Part of Perth railway station could be upgraded to benefit first class commuters travelling between London and the north of Scotland.
Serco Caledonian Sleeper, which runs overnight services from London to Aberdeen, Inverness and Fort William, has applied for permission to radically transform a semi-disused A-listed building at platform four of the Fair City station.
The building will provide a first class lounge, as well as a training room and auditorium.
Glasgow-based IDP Architects have been appointed to draw up designs for the rundown property and an application for listed building consent has been submitted to Perth and Kinross Council.
The proposal is separate to the local authority’s long-standing bid to create a new “integrated transport hub”, a new complex which would merge the train station and the nearby bus station to offer a one-stop location for public transport.
Such is the deterioration of the bus station that it has been likened to a 1950s eastern European housing estate.
The council has been urged to progress plans on the transport hub as part of its bid for UK City of Culture status in 2021.
In papers lodged with the council, IDP Architects said work on the platform four building would feature a series of internal alterations.
A spokesman said: “The proposed works are to provide facilities for first class passengers using Caledonian Sleeper services and Caledonian Sleeper staff accommodation.
“The scope of the project includes the provision of new first class lounge, wet rooms, meeting rooms, a training room, auditorium, prep area and mock-up room.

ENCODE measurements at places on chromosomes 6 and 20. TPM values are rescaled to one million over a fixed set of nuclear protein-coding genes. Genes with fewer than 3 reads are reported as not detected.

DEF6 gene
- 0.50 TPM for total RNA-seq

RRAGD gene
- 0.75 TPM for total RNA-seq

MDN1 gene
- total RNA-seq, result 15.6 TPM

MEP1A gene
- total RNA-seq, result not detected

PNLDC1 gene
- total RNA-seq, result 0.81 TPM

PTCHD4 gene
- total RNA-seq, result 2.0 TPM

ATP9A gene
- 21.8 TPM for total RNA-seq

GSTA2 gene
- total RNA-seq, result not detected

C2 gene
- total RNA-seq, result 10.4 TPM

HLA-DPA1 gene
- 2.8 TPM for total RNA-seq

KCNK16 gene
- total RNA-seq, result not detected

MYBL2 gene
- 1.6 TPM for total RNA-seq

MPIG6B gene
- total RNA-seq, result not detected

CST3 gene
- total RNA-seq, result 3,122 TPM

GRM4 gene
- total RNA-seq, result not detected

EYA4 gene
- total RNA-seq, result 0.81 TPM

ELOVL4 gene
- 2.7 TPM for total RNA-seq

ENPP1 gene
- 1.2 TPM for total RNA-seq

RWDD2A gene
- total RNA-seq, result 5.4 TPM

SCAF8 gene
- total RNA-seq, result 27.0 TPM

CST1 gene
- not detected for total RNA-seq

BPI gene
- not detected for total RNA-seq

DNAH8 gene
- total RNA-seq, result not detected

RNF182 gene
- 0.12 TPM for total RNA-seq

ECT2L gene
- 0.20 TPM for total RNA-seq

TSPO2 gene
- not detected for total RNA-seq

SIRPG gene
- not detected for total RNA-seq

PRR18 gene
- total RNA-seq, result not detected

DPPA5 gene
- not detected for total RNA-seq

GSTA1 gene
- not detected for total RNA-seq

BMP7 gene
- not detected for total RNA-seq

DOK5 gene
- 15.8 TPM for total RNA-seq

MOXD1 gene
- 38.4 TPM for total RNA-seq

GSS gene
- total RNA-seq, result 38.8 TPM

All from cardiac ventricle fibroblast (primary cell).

“The proposed location of the works is currently vacant and in a state of disrepair. The proposal will reinstate many original features and bring a large unused area of the A-listed building back into use.”
The ground floor of the building is currently used as offices for Network Rail staff. The rooms on the first floor are empty.
The site is owned by Network Rail.
Two years ago, the Leonard Street train station came in for criticism after a footbridge installed as part of a £3.8 million upgrade was nominated for a Carbuncle Award.
The structure was shortlisted in the pock-mark category, which recognises the worst of planning decisions.
The station dates back to the mid-19th Century and plays a key role in the Perth City Plan, an adopted masterplan of proposed improvements to be rolled out across the city over the next 20 years.
The station was used as a backdrop in the 2013 film The Railway Man, starring Colin Firth and Nicole Kidman.